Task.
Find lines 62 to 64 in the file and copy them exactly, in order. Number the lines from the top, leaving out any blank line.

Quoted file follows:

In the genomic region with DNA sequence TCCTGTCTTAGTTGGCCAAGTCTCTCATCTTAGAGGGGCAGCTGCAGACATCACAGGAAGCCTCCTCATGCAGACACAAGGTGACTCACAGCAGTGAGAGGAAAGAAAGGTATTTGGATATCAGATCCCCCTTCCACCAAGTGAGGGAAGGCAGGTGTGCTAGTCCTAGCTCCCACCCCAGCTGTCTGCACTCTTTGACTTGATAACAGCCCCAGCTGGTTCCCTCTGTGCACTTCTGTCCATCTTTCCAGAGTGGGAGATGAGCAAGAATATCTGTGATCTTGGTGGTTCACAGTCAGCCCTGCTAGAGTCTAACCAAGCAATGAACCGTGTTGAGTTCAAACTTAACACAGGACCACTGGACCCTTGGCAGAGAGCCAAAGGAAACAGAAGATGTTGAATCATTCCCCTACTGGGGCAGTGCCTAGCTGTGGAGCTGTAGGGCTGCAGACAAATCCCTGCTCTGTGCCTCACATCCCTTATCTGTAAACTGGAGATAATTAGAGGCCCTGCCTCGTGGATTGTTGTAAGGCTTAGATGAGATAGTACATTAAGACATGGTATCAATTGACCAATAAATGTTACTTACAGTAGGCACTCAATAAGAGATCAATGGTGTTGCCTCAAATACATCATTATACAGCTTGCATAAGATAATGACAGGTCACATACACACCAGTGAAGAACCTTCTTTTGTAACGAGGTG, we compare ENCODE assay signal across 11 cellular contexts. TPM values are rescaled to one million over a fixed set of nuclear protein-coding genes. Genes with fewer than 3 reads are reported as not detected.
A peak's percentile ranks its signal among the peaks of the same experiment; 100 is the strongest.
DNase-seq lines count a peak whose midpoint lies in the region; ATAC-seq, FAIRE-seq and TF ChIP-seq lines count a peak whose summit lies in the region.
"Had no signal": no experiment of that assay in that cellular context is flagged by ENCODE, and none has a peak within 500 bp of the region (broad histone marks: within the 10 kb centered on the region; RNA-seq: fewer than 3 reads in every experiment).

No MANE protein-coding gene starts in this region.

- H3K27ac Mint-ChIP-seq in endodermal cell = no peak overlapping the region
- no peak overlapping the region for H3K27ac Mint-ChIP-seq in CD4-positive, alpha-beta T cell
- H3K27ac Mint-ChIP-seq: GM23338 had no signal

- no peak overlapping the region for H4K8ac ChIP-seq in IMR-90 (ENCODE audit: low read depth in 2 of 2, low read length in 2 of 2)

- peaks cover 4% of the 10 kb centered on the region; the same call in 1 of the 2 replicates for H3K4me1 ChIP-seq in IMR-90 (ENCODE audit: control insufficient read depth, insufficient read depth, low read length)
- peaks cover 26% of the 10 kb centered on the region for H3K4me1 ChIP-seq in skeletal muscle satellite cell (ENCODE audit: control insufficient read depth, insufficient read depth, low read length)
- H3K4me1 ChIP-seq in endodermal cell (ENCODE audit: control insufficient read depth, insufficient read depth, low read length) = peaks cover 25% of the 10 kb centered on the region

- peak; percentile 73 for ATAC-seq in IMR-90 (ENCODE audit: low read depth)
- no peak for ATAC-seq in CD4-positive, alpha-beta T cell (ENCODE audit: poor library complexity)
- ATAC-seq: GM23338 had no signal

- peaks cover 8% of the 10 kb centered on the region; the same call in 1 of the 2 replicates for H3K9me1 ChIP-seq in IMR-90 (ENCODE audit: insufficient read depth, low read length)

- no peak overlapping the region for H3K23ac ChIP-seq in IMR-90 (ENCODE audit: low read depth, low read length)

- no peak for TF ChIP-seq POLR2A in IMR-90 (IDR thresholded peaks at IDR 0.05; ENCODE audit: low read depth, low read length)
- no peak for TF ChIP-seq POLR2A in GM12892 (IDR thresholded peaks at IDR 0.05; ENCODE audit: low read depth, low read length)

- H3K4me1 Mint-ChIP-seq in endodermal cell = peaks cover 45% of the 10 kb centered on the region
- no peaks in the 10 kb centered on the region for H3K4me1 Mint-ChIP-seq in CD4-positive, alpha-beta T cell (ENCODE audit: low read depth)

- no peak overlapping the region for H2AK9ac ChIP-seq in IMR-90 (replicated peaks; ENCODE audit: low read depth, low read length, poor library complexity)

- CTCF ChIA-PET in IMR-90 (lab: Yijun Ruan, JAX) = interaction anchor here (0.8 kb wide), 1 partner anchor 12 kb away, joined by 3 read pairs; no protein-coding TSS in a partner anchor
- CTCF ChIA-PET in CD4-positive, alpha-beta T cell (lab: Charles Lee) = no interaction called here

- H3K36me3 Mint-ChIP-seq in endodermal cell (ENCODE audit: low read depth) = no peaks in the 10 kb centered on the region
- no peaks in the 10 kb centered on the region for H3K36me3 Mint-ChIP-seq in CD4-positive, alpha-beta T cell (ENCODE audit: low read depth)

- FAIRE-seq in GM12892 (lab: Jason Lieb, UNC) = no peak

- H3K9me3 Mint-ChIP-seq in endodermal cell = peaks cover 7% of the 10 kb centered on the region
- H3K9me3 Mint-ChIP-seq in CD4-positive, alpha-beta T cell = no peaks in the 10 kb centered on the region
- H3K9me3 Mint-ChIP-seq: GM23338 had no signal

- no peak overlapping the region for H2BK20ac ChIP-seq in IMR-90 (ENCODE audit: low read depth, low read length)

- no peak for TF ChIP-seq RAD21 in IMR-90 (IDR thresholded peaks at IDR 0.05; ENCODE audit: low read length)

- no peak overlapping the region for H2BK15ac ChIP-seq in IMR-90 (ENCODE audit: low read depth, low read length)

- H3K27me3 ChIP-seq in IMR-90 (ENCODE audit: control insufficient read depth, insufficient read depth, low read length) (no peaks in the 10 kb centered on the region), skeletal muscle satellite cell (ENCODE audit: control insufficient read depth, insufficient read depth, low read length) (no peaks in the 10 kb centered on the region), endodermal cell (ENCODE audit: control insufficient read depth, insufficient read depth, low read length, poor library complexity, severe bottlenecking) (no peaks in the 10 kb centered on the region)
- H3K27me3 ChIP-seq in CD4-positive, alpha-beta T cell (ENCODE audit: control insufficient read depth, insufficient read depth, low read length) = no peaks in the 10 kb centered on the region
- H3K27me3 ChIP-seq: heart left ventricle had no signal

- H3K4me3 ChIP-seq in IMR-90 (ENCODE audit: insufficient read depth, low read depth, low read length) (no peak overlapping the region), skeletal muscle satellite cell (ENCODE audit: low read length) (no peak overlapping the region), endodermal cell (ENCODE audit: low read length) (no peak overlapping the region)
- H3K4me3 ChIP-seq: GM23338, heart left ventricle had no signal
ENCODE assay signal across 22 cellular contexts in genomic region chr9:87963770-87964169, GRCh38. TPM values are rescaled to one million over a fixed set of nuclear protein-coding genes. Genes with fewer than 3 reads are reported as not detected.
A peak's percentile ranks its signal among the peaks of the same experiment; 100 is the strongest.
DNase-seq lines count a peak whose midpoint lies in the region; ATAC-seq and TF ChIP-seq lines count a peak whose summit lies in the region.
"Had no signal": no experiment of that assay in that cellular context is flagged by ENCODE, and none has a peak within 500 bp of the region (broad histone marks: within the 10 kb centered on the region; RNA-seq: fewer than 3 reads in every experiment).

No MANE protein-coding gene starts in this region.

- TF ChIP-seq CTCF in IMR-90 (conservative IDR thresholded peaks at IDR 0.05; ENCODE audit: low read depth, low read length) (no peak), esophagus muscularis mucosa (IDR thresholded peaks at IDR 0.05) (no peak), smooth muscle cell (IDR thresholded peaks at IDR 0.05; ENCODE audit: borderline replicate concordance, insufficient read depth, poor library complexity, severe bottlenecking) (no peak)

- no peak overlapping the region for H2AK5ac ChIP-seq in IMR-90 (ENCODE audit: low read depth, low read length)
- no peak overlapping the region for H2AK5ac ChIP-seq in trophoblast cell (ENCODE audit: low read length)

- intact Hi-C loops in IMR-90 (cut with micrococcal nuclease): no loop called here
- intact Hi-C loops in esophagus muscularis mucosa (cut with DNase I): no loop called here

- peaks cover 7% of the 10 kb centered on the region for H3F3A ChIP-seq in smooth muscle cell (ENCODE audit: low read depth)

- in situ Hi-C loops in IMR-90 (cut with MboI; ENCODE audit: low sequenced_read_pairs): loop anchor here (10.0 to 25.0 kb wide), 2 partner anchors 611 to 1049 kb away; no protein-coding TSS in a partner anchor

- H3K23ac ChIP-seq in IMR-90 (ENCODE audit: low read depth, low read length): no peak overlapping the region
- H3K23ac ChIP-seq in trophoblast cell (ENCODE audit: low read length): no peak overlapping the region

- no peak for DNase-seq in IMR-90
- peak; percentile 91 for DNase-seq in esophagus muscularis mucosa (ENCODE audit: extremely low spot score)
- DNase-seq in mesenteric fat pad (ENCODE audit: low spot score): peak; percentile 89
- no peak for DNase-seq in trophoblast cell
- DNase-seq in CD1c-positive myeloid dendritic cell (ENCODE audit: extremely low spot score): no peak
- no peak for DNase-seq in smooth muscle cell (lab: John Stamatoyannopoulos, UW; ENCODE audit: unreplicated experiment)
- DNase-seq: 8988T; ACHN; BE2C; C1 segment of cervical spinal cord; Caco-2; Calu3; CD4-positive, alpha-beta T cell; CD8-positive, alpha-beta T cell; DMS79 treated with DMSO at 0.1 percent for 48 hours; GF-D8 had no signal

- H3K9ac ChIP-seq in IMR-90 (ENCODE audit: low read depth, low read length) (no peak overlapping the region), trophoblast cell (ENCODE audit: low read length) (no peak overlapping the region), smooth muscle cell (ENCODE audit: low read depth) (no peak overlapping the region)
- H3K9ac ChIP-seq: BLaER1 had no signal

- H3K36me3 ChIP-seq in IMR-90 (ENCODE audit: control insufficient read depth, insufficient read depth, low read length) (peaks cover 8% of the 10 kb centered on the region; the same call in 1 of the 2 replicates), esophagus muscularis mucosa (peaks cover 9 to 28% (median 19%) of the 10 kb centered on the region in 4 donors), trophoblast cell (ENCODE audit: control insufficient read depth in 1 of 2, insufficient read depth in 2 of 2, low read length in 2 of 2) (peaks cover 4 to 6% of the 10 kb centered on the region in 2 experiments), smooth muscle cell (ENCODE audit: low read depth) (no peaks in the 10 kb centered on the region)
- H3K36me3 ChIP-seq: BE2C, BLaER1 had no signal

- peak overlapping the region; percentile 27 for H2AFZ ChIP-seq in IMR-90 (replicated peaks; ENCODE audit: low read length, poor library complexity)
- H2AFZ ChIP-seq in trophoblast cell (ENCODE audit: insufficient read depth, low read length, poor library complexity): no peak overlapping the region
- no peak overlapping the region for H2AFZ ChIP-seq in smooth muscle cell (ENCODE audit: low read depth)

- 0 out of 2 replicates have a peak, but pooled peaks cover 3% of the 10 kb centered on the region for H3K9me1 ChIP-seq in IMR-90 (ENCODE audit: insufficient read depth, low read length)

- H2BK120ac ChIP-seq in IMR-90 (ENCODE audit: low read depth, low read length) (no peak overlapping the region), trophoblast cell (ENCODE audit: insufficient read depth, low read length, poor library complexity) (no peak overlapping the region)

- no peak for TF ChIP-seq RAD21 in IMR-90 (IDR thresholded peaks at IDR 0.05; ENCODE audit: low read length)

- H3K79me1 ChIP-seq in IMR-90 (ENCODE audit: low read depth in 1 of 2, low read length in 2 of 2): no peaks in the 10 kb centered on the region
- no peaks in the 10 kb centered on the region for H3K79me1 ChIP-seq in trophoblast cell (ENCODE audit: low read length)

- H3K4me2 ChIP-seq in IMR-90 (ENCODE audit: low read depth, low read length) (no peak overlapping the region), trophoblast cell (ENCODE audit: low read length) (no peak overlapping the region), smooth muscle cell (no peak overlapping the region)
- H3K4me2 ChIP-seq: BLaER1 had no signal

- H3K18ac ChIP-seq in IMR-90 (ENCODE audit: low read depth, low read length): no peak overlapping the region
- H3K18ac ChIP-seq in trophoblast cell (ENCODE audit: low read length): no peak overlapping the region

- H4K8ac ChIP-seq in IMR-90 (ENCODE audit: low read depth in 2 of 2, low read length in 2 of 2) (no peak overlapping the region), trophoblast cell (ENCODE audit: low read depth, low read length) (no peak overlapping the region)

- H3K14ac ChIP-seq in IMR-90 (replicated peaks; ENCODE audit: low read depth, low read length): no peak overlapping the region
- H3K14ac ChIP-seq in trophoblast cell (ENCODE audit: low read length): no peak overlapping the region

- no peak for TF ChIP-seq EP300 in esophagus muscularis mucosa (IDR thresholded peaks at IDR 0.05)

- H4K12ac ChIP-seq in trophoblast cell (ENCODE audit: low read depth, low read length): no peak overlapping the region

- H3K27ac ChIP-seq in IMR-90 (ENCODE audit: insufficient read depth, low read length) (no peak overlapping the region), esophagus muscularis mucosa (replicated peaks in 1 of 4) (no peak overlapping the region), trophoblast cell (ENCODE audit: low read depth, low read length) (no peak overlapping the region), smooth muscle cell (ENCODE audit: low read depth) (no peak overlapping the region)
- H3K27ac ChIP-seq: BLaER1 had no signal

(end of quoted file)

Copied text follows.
- H3K36me3 ChIP-seq in IMR-90 (ENCODE audit: control insufficient read depth, insufficient read depth, low read length) (peaks cover 8% of the 10 kb centered on the region; the same call in 1 of the 2 replicates), esophagus muscularis mucosa (peaks cover 9 to 28% (median 19%) of the 10 kb centered on the region in 4 donors), trophoblast cell (ENCODE audit: control insufficient read depth in 1 of 2, insufficient read depth in 2 of 2, low read length in 2 of 2) (peaks cover 4 to 6% of the 10 kb centered on the region in 2 experiments), smooth muscle cell (ENCODE audit: low read depth) (no peaks in the 10 kb centered on the region)
- H3K36me3 ChIP-seq: BE2C, BLaER1 had no signal

- peak overlapping the region; percentile 27 for H2AFZ ChIP-seq in IMR-90 (replicated peaks; ENCODE audit: low read length, poor library complexity)